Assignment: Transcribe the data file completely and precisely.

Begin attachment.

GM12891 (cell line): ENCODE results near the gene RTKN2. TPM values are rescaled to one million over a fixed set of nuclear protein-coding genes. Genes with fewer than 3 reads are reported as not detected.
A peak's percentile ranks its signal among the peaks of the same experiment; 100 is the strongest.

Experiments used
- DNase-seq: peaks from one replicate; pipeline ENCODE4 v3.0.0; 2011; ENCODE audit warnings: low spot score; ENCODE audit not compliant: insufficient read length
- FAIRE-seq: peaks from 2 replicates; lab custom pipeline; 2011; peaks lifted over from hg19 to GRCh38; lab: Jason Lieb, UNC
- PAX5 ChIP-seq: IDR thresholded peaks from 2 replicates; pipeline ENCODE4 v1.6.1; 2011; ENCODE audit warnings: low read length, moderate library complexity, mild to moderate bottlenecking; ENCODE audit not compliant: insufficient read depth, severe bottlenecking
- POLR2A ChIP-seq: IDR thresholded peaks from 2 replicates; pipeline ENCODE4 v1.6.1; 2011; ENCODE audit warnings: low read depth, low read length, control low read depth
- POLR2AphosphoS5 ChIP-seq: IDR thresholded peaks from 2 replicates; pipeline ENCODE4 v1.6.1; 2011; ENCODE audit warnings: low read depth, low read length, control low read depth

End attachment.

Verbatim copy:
GM12891 (cell line): ENCODE results near the gene RTKN2. TPM values are rescaled to one million over a fixed set of nuclear protein-coding genes. Genes with fewer than 3 reads are reported as not detected.
A peak's percentile ranks its signal among the peaks of the same experiment; 100 is the strongest.

Experiments used
- DNase-seq: peaks from one replicate; pipeline ENCODE4 v3.0.0; 2011; ENCODE audit warnings: low spot score; ENCODE audit not compliant: insufficient read length
- FAIRE-seq: peaks from 2 replicates; lab custom pipeline; 2011; peaks lifted over from hg19 to GRCh38; lab: Jason Lieb, UNC
- PAX5 ChIP-seq: IDR thresholded peaks from 2 replicates; pipeline ENCODE4 v1.6.1; 2011; ENCODE audit warnings: low read length, moderate library complexity, mild to moderate bottlenecking; ENCODE audit not compliant: insufficient read depth, severe bottlenecking
- POLR2A ChIP-seq: IDR thresholded peaks from 2 replicates; pipeline ENCODE4 v1.6.1; 2011; ENCODE audit warnings: low read depth, low read length, control low read depth
- POLR2AphosphoS5 ChIP-seq: IDR thresholded peaks from 2 replicates; pipeline ENCODE4 v1.6.1; 2011; ENCODE audit warnings: low read depth, low read length, control low read depth